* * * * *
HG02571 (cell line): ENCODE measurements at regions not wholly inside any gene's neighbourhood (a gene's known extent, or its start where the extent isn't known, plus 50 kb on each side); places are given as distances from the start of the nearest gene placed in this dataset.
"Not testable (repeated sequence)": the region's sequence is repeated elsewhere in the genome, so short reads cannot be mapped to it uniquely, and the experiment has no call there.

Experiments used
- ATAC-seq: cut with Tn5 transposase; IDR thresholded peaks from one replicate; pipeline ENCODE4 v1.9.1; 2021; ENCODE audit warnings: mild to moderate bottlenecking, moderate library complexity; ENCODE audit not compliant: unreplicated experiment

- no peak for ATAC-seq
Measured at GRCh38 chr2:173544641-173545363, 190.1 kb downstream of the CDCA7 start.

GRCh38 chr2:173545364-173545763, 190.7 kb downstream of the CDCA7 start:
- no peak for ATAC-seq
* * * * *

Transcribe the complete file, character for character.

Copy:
HG02571 (cell line): ENCODE measurements at regions not wholly inside any gene's neighbourhood (a gene's known extent, or its start where the extent isn't known, plus 50 kb on each side); places are given as distances from the start of the nearest gene placed in this dataset.
"Not testable (repeated sequence)": the region's sequence is repeated elsewhere in the genome, so short reads cannot be mapped to it uniquely, and the experiment has no call there.

Experiments used
- ATAC-seq: cut with Tn5 transposase; IDR thresholded peaks from one replicate; pipeline ENCODE4 v1.9.1; 2021; ENCODE audit warnings: mild to moderate bottlenecking, moderate library complexity; ENCODE audit not compliant: unreplicated experiment

- no peak for ATAC-seq
Measured at GRCh38 chr2:173544641-173545363, 190.1 kb downstream of the CDCA7 start.

GRCh38 chr2:173545364-173545763, 190.7 kb downstream of the CDCA7 start:
- no peak for ATAC-seq